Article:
“… I consider myself to be an all-around genius who just happens to play chess.” — Bobby Fischer

Edward Zwick’s “Pawn Sacrifice” has all the crazy elements that make up that emotion: loss, retrieval, betrayal, insanity, glorious breathtaking moments, heartbreaking crashes complete with the exhilaration of falling from an airplane without a parachute.

Zwick is one of my favorite directors, because he knows that a movie (“Glory,” “The Siege”) must, by definition, move with a capital M, and “Pawn” does. If you know with rich detail the story of Bobby Fischer, you’ll have myriad opinions, but if you’re too young to remember him, or only have a scant idea of the Cold War era, you’ll spend the last half of this film holding your breath and gripping your seat, because “Pawn” is also a thriller, a genuine intellectual thriller, and we don’t get those every week in the cinema.

We meet Bobby in 1950s’ Brooklyn as a child prodigy (Seamus Davey-Fitzpatrick) living with a Communist activist mother (the truly amazing Robin Weigert) who sleeps with her comrades between pamphlet writing and taking her beloved Bobby to the winter parks to beat stunned older players.

Bobby grows to be THAT Bobby Fischer (Tobey Maguire) surrounded by the bodies of all who opposed him across the boards. Bobby has no friends, only the board, chess magazines and his sister (Lily Rabe).

As in all thrillers, there is “the other side.” The Cold War is throbbing, and America and the Soviet Union are in need of warriors, especially intellectual heroes to embolden their brands.

John Le Carre had his “Smiley” and “Karla,” here, we have our Spassky and Fischer.

Shadowy forces send Paul Marshall (the great Michael Stuhlbarg), a razor-smart lawyer and probably an agent, to enlist Bobby to win one for the home team, no simple job. Bobby, always egomaniacal, always suspicious, has grown into a fully bloomed paranoid psychotic shifting from shadow to shadow.

Marshall wisely brings in an old childhood friend of Bobby’s, Bill Lombardy, now a priest (Peter Sarsgaard).

Together, they are tasked with getting this erratic dark prince of chess to the final tournament, a feat comparable to dining with a bomb-carrying terrorist. At any moment, they know Bobby could shed his mortal coil and destroy them all.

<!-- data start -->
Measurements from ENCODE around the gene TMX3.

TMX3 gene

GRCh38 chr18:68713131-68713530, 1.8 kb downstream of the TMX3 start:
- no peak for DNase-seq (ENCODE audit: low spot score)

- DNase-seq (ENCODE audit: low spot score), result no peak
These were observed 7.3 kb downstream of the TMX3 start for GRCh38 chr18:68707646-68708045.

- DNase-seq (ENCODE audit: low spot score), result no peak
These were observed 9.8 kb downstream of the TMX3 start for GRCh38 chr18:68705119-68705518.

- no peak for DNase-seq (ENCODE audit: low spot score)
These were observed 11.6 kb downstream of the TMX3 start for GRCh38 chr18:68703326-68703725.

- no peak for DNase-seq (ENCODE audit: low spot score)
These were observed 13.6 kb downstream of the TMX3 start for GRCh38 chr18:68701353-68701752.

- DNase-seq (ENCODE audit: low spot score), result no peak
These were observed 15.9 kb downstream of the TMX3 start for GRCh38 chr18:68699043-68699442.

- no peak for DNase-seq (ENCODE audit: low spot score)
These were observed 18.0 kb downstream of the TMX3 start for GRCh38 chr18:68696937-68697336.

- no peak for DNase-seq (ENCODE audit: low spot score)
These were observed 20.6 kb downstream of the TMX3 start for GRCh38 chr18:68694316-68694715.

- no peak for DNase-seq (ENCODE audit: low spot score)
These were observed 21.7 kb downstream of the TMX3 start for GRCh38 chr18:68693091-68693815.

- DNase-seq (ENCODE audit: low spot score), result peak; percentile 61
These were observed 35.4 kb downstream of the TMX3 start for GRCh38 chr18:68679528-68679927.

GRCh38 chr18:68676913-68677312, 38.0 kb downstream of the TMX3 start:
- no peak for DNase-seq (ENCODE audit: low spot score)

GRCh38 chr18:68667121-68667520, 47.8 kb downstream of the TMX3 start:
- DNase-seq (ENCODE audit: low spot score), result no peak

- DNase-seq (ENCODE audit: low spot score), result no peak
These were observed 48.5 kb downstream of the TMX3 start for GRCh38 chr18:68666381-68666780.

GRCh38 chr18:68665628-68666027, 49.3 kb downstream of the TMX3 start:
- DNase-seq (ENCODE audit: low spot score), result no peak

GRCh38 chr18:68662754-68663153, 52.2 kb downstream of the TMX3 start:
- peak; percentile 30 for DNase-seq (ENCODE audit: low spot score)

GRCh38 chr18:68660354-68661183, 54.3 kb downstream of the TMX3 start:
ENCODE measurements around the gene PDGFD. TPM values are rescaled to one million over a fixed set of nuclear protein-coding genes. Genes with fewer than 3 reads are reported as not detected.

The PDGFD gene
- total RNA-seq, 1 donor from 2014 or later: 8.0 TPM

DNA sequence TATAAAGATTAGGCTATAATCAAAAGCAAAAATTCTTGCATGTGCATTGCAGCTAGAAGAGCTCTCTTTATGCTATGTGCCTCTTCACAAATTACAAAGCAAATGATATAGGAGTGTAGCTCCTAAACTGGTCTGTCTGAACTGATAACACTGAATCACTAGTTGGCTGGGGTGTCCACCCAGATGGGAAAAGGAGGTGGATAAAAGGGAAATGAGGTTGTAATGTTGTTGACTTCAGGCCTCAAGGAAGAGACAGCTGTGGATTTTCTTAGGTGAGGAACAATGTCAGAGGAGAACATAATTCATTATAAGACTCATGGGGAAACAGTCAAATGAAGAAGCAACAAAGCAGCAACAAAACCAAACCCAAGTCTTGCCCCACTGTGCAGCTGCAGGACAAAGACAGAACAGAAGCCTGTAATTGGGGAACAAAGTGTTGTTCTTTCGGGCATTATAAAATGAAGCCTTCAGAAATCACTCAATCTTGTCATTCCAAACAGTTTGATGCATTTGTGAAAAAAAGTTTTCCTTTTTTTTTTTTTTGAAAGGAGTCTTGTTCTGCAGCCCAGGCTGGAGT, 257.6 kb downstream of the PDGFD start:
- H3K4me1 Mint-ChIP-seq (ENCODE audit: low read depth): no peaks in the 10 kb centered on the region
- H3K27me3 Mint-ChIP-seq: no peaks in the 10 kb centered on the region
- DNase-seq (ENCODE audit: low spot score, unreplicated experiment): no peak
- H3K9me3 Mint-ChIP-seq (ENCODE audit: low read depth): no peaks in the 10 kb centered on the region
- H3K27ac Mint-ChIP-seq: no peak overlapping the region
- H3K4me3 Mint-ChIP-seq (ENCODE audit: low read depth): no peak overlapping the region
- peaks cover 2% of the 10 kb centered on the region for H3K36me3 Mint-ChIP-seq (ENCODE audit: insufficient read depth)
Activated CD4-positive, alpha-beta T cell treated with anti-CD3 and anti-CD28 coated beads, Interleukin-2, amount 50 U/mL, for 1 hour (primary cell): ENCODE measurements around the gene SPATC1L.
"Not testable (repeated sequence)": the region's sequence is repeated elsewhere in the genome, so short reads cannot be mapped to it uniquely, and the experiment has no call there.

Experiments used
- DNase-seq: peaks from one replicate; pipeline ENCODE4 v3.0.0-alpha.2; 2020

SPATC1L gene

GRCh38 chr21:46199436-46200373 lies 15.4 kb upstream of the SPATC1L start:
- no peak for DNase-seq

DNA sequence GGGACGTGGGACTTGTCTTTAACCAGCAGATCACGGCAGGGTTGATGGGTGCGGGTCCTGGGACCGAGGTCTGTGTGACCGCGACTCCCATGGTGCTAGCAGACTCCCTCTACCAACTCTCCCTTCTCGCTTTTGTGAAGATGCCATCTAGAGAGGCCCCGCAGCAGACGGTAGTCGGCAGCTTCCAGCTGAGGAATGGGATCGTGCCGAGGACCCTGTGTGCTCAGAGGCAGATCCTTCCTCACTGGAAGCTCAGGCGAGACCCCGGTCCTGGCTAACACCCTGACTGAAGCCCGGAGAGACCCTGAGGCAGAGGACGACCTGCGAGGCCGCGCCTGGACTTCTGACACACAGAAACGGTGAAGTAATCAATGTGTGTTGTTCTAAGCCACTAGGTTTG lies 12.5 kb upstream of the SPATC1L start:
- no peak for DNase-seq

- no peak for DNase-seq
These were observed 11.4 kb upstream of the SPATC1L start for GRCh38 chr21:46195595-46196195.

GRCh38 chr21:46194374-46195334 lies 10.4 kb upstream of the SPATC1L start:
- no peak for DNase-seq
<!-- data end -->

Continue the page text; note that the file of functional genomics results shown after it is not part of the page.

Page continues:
Having defeated everyone who can spell checkmate, Bobby is ready to cross his Rubicon. Boris Spassky (a well chosen Liev Schreiber speaking perfect Russian) is waiting and eager on the far side, calm, gentle, smiling, courteous and deadly. After 114 minutes of watching Tobey Maguire in the best role of his career, possibly his life, Zwick takes us to the field of chess Armageddon. This is the breathtaking part, as all the players across the world watch, listen and hold their breaths, as Bobby makes two moves never before seen.

Aside from Maguire, the cast is diamond-perfect, from three line players to full characters. Stuhlbarg, as Bobby’s shepherd, proves again what a great character actor he is from the Coen Brothers’ “A Serious Man” to his Arnold Rothstein in HBO’s “Boardwalk Empire.”

Peter Sarsgaard as the patient priest is his usual cool and perfect charmer. But it’s Maguire who owns the film. What a crowded front aisle at the Oscars this will be.

Zwick is blessed to have the gifts of cinematographer Bradford Young and the editing of Steven Rosenblum, both cinematic magicians. And it was fun to hear Al Green singing “It Ain’t No Fun To Me.”

“Pawn Sacrifice,” the first stunning surprise of autumn.

J.P. Devine is a former stage and screen actor.

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